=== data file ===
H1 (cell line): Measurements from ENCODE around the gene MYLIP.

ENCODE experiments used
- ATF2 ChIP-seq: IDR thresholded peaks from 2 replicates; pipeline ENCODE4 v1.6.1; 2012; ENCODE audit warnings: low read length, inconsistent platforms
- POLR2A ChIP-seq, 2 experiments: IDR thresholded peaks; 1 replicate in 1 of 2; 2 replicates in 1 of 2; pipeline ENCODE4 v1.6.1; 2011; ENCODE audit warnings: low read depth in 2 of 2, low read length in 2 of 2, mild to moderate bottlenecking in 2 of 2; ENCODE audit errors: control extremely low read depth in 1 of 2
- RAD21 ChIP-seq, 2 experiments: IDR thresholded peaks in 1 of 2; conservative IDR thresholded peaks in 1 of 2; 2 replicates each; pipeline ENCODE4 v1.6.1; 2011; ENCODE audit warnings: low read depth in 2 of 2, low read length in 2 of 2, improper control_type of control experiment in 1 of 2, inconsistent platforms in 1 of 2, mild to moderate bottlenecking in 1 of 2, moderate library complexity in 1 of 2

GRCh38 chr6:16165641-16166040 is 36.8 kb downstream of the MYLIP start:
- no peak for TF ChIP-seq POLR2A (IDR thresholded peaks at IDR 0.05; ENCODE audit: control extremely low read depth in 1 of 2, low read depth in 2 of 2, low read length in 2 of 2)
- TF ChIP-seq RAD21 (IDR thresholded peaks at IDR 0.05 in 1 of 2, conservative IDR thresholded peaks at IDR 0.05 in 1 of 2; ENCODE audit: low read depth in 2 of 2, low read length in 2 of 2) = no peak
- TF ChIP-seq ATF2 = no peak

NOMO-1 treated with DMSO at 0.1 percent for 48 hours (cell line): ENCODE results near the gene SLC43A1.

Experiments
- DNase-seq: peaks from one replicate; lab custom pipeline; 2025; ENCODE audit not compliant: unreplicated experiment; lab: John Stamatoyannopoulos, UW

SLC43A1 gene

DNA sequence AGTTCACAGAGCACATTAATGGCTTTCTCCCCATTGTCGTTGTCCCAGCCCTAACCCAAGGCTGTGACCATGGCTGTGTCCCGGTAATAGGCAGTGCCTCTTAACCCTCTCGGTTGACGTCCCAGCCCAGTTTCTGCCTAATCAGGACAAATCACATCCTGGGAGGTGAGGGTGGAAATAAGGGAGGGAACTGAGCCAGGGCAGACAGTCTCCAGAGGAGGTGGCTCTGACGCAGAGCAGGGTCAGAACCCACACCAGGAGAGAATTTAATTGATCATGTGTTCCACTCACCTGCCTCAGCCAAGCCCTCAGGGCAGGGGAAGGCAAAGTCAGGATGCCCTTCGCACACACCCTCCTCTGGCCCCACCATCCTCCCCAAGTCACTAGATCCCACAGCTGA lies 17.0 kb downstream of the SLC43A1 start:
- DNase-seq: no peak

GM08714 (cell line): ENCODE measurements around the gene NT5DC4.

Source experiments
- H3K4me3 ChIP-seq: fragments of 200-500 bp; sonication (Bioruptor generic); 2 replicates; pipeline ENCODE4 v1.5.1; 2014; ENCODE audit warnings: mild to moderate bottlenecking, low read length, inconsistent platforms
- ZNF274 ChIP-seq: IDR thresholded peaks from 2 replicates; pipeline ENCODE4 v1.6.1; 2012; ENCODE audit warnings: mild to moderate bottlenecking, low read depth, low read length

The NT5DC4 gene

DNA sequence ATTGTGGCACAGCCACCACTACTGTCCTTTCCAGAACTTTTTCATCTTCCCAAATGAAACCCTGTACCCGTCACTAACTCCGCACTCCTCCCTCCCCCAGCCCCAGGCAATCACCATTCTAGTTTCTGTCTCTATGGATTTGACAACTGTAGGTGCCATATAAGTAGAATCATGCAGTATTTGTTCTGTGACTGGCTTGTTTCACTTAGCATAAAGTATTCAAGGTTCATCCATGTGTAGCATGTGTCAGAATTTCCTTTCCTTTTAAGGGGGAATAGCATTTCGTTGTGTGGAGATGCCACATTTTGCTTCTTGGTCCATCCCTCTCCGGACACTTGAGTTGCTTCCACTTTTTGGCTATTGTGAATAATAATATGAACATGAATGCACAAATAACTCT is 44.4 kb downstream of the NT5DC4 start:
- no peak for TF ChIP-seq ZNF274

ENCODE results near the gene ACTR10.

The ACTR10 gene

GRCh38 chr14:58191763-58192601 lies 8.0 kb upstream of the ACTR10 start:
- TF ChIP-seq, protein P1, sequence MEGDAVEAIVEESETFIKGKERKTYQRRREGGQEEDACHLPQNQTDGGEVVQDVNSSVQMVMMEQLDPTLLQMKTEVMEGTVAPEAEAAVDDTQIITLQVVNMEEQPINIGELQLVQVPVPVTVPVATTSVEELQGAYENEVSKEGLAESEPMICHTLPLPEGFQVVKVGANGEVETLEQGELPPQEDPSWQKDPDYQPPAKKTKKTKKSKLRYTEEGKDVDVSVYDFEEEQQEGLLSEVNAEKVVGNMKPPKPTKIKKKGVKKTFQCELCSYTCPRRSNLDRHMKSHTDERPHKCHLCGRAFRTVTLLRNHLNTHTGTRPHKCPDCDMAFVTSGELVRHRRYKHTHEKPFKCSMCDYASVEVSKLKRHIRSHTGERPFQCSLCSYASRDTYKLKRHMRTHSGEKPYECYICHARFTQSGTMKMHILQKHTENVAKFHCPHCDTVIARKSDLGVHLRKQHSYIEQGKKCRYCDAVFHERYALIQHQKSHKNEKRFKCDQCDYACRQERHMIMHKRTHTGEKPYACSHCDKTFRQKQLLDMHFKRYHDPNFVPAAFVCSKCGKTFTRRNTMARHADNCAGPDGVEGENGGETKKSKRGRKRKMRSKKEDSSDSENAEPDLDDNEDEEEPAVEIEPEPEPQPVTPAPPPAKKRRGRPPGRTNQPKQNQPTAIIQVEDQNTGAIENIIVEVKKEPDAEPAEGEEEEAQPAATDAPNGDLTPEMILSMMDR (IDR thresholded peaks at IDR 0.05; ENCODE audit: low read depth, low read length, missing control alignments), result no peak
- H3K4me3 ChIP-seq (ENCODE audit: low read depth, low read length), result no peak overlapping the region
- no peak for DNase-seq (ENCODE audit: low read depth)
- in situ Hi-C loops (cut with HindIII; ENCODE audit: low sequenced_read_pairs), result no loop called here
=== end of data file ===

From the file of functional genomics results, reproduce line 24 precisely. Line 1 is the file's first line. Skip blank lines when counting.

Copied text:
The ACTR10 gene